Monday, August 29, 2011

Valesca, Katarin and Angelica Return to AFE

This Sunday my worship was more joyful than usual. I had the opportunity to share the experience with someone long missed. Valesca Mondragon sat next to me at church and smiled at me as we danced together unto the Lord.

About two months ago we received news that Katarin, Valesca, and Angelica had returned to Tegucigalpa and were back living with their aunt near the garbage dump. We were not sure why this decision was made, but the girls were back at their old home, happily hanging out with their extended family. Mysteriously, the aunt who had once forced them to work in the garbage dump was no longer doing so. Perhaps this was one of the prerequisites for her taking them back. Thank God that the girls did not go back to picking garbage, but they were still not in school.

AFE needed to tread carefully.

This aunt knew that we were partly responsible for taking them away from her and moving them to Catacamas. After friendly visits the aunt began to see that AFE did not wish her any ill harm, and was only acting out of love for the children. Then a medical brigade came to AFE and the aunt found herself in need of medical attention. When she experienced the expert care from the doctors a

nd free medicine for her family, she began to think: AFE is here to bless us, full of benefits for peo

ple in need. It would be ridiculous to miss out on these things. Jesi Ordonez, AFE’s director, met with her and asked if the three girls could come back to school at AFE. The aunt agreed, but mentioned it would be difficult with the increasing costs of transportation. The girls live about 2 miles from the school, on a dangerous road, and walking to and from school was just not proving feasible. We worked out a situation in which our volunteers could

pick them up in the mornings and then AFE would provide bus fare for their way home.

Since then, the girls have come to AFE and church and quickly fallen back into their old places….the centers of our hearts.

Monday, August 22, 2011

The Fonseca Family Builds Their Own House...with Help!

Julio Fonseca is a construction worker in Tegucigalpa, one of thousands. Several years ago Julio could not find work so he moved his family to the country. This meant withdrawing his children from AFE. But work was also scarce in the country. With no other option, the Fonsecas came back to Tegucigalpa, this time to work in the garbage dump. Their two older children (once AFE students) came back to Tegucigalpa with children of their own.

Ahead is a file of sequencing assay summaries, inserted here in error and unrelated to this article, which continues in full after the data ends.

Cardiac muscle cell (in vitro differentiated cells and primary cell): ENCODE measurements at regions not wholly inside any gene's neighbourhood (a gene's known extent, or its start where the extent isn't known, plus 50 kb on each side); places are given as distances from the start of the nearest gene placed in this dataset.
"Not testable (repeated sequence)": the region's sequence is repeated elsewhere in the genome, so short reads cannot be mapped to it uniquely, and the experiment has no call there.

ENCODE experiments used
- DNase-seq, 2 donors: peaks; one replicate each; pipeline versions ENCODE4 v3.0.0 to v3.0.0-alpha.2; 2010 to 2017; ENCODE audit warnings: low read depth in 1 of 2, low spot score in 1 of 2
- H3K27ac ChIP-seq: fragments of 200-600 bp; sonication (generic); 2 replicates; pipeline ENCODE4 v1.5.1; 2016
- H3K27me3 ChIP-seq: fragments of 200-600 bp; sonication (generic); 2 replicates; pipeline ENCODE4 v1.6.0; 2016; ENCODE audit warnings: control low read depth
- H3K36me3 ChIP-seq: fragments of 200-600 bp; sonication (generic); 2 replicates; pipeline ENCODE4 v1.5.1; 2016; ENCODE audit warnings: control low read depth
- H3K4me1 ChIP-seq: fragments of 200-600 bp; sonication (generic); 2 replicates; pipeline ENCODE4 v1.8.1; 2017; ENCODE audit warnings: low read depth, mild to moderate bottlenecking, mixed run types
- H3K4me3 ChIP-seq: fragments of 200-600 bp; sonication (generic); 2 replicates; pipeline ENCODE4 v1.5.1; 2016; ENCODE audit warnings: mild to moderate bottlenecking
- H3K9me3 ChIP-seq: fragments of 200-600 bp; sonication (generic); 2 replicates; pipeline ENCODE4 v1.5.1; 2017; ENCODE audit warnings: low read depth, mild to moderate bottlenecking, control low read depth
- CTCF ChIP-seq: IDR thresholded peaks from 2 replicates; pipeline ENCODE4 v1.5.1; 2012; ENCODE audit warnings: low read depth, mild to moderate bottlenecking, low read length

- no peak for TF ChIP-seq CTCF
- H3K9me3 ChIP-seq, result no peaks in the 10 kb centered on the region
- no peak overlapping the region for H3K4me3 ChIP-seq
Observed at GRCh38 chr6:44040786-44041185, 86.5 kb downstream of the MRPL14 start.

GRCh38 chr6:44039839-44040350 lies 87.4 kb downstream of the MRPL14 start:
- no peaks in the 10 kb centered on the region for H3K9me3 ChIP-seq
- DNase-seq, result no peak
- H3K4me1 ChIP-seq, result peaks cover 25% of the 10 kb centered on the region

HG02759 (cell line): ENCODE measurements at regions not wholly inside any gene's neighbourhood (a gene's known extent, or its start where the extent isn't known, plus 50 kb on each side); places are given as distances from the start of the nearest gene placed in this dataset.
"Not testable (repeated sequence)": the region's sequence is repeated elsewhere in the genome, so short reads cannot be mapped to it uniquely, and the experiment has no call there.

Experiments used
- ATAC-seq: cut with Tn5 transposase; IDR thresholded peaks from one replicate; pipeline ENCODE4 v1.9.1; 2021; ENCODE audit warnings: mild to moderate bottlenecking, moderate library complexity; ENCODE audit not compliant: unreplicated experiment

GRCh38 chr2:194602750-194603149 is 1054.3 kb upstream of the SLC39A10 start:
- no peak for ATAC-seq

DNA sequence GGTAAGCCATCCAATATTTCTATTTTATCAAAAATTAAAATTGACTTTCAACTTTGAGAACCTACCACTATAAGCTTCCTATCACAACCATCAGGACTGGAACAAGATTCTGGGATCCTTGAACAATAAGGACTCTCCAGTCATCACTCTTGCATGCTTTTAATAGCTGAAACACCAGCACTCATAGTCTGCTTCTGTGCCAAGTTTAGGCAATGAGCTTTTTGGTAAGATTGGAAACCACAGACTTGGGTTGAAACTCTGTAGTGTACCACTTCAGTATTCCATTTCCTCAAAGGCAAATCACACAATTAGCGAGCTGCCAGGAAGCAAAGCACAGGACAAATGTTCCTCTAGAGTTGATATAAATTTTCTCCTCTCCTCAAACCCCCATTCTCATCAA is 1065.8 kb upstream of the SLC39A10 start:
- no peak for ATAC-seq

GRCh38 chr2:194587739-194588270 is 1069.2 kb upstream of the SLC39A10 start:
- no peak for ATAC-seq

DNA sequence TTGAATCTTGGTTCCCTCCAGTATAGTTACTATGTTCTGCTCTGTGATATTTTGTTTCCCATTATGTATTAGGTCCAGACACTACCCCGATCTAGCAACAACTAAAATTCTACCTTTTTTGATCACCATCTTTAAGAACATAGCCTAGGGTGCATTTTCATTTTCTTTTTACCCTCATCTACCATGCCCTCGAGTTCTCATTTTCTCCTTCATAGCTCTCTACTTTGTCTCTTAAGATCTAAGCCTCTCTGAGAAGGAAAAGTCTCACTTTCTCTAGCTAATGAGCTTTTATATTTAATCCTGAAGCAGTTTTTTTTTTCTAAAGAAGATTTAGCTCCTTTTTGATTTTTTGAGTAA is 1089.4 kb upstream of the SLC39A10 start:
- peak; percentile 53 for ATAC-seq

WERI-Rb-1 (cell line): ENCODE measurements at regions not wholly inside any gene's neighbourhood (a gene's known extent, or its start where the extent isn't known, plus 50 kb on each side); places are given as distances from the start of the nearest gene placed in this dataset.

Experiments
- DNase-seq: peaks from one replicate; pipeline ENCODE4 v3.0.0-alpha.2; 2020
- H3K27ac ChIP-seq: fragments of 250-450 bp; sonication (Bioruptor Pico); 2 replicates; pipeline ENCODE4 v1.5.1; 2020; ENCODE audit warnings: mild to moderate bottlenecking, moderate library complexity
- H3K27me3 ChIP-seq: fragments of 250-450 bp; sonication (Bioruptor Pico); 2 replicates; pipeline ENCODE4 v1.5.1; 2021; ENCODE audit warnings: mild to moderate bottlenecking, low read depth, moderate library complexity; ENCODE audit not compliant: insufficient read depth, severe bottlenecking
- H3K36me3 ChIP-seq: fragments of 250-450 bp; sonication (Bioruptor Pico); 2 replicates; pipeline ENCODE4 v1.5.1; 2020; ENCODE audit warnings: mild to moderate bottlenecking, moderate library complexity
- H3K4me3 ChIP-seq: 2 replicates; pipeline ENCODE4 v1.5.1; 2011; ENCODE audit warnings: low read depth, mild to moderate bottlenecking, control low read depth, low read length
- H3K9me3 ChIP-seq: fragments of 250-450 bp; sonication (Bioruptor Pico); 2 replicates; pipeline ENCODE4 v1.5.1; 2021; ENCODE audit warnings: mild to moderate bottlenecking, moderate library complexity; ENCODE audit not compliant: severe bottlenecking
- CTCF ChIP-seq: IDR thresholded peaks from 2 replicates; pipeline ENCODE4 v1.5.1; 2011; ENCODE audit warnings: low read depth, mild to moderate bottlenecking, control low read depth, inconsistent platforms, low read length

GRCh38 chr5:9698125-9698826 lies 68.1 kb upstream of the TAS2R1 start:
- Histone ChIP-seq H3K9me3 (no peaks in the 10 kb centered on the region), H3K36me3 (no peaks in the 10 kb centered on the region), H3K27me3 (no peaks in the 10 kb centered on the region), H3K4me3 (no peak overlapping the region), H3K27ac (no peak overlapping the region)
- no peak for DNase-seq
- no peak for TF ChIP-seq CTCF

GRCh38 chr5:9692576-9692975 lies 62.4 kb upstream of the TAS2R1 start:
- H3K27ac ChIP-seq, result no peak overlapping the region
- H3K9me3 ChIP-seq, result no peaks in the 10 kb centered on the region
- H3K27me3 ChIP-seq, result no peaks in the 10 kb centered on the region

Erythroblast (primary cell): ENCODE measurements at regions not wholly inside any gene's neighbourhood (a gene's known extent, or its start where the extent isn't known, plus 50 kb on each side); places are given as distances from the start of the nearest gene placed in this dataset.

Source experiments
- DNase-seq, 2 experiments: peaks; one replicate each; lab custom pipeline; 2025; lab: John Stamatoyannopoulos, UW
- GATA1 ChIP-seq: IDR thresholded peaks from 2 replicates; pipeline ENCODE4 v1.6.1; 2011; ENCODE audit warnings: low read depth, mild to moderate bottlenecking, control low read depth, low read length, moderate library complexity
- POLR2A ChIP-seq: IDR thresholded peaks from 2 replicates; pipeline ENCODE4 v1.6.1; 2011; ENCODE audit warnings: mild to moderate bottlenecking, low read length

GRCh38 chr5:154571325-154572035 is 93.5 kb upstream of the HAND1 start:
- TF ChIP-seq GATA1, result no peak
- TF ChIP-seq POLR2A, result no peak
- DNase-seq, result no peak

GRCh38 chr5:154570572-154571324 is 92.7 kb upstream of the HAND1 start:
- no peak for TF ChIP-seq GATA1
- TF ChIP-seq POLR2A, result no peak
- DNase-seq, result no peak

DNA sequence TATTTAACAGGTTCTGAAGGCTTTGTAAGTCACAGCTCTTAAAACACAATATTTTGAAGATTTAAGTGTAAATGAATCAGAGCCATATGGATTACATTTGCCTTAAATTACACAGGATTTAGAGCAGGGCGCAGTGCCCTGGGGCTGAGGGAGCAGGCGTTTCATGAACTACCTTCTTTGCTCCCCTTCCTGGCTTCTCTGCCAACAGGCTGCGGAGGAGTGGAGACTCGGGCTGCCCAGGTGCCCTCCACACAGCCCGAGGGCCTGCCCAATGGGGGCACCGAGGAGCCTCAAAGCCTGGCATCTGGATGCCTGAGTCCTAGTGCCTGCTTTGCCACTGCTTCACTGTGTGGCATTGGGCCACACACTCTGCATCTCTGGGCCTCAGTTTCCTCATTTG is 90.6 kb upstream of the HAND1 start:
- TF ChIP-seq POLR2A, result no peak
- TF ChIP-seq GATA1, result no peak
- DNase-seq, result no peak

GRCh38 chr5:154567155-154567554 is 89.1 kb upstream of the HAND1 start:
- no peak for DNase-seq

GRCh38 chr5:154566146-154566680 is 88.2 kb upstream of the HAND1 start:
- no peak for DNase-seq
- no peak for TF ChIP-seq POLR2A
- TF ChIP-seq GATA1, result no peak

When the Fonsecas returned, we immediately accepted the four school-age children into AFE (the young girls with babies preferred to stay home to take care of their babies). Tania, Maria, and Julio became students again and children available to sponsor. Around the same time a team from Washington Cathedral visited AFE and fell in love with the Fonseca children. Tania’s sponsor learned that the family of nine huddled together in a one-room shack susceptible to the elements.

Tania’s sponsor did not have a lot of money herself, but she did have retirement savings. She leveraged that savings to provide a house for the Fonseca family. The $5,000 cost to build a house included salaries for laborers. AFE hired Julio to build his own house, along with his oldest son. But the construction was not limited to the Fonseca family. Other fathers who had received house-help from AFE joined in. And a team of young people from Washington Cathedral came to Honduras to help as well.

The Fonseca house truly was a community-of-God endeavor…a community that stretched across several nations. It began with a church mission trip, moved to Sponsorship, then to providing the stability of a home. It was beautiful to see the Washington Cathedral teenagers taking pictures of the Fonseca children as they marveled at their “mansion” (as they called it), knowing that they would share this experience with the children’s sponsors, who are also part of the church.

Isn't it amazing what happens when we all get
together and push? Washington Cathedral has adopted the Fonseca family. If your church would like to become involved in a similar endeavor, contact

Monday, August 15, 2011

Uriel's Miracle

For the last two years, Lake City Community Church in Coeur d’Alene, Idaho has been sending mission teams to Tegucigalpa to work on the Learning Center for AfE’s church (see previous article). The teams have partnered with Honduran construction workers on AFE’s payroll to labor together and put up the walls, slowly but surely.

One of the construction workers they met and became fond of over the years is Ozman Uriel Medina Lagos. Uriel’s story was not unlike the stories of many other young men in Honduras.